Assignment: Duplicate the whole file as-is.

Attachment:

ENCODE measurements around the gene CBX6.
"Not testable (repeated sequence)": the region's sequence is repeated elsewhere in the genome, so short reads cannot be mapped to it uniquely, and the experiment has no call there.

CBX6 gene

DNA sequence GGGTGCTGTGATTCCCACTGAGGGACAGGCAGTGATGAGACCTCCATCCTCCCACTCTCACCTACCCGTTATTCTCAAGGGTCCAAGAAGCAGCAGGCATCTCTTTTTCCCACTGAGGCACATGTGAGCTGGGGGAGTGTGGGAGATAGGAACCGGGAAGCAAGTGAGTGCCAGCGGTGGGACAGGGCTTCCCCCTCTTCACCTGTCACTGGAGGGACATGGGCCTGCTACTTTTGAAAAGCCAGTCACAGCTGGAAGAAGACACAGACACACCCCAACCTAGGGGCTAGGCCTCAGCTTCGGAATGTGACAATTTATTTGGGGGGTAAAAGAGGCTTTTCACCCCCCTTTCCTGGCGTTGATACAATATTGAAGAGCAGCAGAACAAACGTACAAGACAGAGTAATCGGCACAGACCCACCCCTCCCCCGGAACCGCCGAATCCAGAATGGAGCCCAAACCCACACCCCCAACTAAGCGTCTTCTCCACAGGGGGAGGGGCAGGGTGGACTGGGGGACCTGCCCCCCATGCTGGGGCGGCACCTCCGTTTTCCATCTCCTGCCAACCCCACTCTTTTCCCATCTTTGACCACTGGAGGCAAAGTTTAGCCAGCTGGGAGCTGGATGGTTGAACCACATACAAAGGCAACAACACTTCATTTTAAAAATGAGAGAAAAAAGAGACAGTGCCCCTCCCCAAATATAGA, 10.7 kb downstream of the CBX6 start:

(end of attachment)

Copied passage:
ENCODE measurements around the gene CBX6.
"Not testable (repeated sequence)": the region's sequence is repeated elsewhere in the genome, so short reads cannot be mapped to it uniquely, and the experiment has no call there.

CBX6 gene

DNA sequence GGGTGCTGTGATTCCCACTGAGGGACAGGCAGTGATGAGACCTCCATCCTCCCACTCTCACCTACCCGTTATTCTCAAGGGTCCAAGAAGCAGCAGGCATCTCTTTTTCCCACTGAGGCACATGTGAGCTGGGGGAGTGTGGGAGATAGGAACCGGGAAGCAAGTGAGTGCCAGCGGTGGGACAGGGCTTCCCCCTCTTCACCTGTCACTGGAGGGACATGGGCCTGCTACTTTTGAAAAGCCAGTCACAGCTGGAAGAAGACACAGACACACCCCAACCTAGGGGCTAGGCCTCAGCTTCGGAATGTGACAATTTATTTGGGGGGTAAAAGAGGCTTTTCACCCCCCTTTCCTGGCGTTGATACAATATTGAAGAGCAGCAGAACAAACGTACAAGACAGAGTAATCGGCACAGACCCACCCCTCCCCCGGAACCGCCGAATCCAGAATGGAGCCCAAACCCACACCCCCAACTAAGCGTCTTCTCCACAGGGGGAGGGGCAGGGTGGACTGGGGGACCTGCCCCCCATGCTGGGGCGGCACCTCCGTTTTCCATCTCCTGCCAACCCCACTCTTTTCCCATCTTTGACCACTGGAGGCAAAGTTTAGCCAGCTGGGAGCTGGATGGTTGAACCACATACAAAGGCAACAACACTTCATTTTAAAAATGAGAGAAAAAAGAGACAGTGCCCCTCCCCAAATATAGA, 10.7 kb downstream of the CBX6 start: